Short on funds, HHS failed to investigate 1,200 fraud cases last year
Published on July 4, 2013 at 7:27 AM
HHS was unable to investigate 1,200 cases of suspected Medicare or Medicaid fraud last year because the watchdog agency inside the department is stretched so thin.
Fiscal Times: 1,200 Medicare Fraud And Abuse Cases Went Unchecked In 2012
The watchdog agency for the behemoth Department of Health and Human Services is stretched so thin that it was unable to investigate at least 1,200 cases of Medicare and Medicaid fraud and abuse last year, leaving the agency vulnerable to losing out on millions of dollars, Gary Cantrell, deputy inspector general for Health and Human Services said at a congressional hearing last week. Cantrell's announcement comes just as the auditing agency prepares to cut 400 workers nationwide from its 1,800-person workforce. Cantrell warned that with continued budget cuts and a huge reduction in staff, the agency will likely fail to investigate even more cases in the coming year (Ehley, 7/2).
In related news -
The Associated Press/Washington Post: Justice Department, 55 Hospitals Reach $34 Million Settlement Over Medicare Fraud Claims
Fifty-five hospitals in 21 states have agreed to pay $34 million to the U.S. government to settle allegations that they used more expensive inpatient procedures rather than outpatient spinal surgeries to get bigger payments from Medicare, the U.S. Justice Department said Tuesday (7/2).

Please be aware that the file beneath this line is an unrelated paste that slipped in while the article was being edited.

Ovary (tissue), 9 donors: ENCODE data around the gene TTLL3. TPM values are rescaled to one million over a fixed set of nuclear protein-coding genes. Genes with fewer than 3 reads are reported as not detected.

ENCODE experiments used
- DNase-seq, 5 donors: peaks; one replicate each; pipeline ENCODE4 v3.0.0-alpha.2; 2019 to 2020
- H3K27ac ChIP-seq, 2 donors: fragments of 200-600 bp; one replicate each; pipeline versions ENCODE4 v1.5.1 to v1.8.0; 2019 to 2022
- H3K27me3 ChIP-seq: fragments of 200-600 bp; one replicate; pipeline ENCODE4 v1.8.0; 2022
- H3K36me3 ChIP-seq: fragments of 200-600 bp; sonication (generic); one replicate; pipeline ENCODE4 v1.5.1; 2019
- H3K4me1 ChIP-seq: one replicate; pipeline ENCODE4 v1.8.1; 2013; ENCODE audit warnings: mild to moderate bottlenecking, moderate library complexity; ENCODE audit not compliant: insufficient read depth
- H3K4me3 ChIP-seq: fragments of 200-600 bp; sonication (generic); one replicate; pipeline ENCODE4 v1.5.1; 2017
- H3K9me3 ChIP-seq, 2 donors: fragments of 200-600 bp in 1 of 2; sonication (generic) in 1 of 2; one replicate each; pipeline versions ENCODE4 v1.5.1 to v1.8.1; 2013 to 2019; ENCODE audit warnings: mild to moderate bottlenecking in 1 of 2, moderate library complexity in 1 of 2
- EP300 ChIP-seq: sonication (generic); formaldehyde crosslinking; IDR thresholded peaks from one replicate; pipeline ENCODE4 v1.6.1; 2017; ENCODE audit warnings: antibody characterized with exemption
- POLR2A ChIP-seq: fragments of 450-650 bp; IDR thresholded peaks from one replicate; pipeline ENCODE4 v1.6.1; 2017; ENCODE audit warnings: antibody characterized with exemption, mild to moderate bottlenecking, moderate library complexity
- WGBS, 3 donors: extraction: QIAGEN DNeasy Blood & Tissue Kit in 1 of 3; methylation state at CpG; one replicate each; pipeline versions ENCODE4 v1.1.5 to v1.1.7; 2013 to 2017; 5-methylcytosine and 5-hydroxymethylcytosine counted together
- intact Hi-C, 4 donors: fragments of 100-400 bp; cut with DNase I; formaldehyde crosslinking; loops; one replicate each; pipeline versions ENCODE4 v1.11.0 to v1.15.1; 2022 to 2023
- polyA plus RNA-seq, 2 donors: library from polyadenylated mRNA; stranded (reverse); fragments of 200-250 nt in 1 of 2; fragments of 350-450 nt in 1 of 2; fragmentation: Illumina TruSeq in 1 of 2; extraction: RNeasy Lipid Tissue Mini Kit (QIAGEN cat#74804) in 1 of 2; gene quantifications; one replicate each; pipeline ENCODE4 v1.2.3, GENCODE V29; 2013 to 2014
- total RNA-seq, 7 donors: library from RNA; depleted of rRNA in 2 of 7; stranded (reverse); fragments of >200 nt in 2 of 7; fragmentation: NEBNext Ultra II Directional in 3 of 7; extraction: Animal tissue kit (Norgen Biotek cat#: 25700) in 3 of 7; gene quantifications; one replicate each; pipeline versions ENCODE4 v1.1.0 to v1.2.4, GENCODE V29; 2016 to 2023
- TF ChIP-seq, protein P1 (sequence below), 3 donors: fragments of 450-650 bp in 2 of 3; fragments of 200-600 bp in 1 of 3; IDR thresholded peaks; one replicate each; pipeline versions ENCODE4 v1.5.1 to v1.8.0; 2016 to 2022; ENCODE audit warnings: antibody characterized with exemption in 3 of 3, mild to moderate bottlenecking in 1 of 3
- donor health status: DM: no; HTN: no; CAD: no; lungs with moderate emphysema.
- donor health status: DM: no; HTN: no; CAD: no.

Georgia Health News: 5 Hospitals Join Settlement On Overcharging
Five hospitals in Georgia are among 55 facilities in 21 states settling allegations of overcharging Medicare for a back procedure. The overall $34 million settlement, announced Tuesday, involved a false claims case involving kyphoplasty, a procedure for treating spinal fractures that are frequently caused by osteoporosis (Miller, 7/2).
This article was reprinted from kaiserhealthnews.org with permission from the Henry J. Kaiser Family Foundation. Kaiser Health News, an editorially independent news service, is a program of the Kaiser Family Foundation, a nonpartisan health care policy research organization unaffiliated with Kaiser Permanente.